Plant-based enzymes are extracted from certain types of bacteria and fungi that are found in fruits and vegetables, particularly papaya and pineapple. Favored by vegetarians, they are extremely efficient in breaking down carbohydrates, fats, and protein.

Animal-based digestive enzymes are limited in where they can work within the digestive tract. They are only able to function at high pH levels, making them much less efficient at aiding digestion. On the other hand, plant-based enzymes are functional over a range of pH levels and temperatures, meaning they are able to function well throughout your entire digestive system.

In an effort to develop animal-based enzymes that can survive in the stomach, manufacturers will often add an enteric coating. As a result, the food you have eaten may have already been absorbed in a poorly digested state before the enzymes are released from their enteric coating, allowing them to work. 

Plant-based digestive enzymes are able to start working much more quickly, allowing your food plenty of time to be well digested before it enters your small intestines. This greatly improves the chances of nutrients being absorbed and used as nutrition.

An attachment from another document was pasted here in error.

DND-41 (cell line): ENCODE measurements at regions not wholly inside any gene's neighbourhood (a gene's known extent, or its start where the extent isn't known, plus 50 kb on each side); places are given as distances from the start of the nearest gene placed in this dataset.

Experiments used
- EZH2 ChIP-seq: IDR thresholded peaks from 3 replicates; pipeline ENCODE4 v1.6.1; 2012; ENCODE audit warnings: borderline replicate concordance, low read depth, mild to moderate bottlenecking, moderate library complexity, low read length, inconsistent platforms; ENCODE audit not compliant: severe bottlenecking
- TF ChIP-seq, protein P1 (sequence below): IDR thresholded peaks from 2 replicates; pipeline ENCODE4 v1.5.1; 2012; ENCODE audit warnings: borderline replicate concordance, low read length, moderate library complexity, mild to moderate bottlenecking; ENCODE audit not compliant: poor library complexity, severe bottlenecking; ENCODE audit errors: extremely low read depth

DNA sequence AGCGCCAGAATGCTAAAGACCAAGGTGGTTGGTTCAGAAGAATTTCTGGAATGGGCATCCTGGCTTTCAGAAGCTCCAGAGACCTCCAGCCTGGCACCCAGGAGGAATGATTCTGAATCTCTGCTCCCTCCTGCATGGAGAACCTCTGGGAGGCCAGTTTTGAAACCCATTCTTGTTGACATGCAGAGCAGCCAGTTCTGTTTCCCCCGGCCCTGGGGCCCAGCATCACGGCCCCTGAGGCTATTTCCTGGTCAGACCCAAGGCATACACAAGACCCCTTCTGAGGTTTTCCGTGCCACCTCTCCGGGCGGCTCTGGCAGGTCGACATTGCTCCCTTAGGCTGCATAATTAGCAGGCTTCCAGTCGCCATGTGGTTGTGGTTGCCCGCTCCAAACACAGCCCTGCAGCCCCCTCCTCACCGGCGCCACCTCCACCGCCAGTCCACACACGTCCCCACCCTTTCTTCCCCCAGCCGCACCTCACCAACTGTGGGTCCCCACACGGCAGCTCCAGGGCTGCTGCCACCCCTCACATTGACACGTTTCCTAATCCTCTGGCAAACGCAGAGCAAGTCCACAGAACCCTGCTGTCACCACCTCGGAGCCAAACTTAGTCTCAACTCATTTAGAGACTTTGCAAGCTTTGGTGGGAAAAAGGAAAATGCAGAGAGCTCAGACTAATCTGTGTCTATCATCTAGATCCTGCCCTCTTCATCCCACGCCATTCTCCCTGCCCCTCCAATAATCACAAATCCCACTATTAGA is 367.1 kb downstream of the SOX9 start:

a pot of food with a fork

Finally, plant-based animal enzymes can be more concentrated than animal-based enzymes. As a result, you will require fewer plant-based capsules or tablets to get the same digestive benefits. Overall, plant-based digestive enzyme supplements have the ability to work anywhere, start working much sooner, and require you to take less than their animal-based counterparts.

Choosing the Best Digestive Enzyme Supplement

When you start to look for digestive enzyme supplements, you will quickly realize that there are numerous options available. To help you narrow down your selection and choose the one that best fits your specific needs, keep these tips in mind.

Start by looking at the type of supplement. As discussed above, you can choose from both animal and plant-based supplements. The easiest way to do this is by looking for a supplement that states it is “Vegetarian” or “Vegan.” Consider what you have learned to determine which one is right for you. Keep in mind that plant-based enzymes not only start to work much sooner but also work throughout your digestive system.

Examine what enzymes it contains and their strength/potency. For optimal benefits, you will want to be sure and select a supplement that includes multiple enzymes. Specifically, look for one that has proteases, lipases, and amylases. 

Opt for one that also includes probiotics. Digestive enzymes and pre and probiotic supplements work synergistically to support digestion.

| Related: Top 11 Probiotic Strains And Why They Are So Important |

The Bottom Line

Enzymes are important to digestive and overall health. They play an essential role in digestion and nutrient absorption and support healthy cognitive and immune responses. For overall well-being, make sure digestive enzymes and probiotics are part of your daily routine. Overall health starts with digestive health, and this starts with digestive enzymes.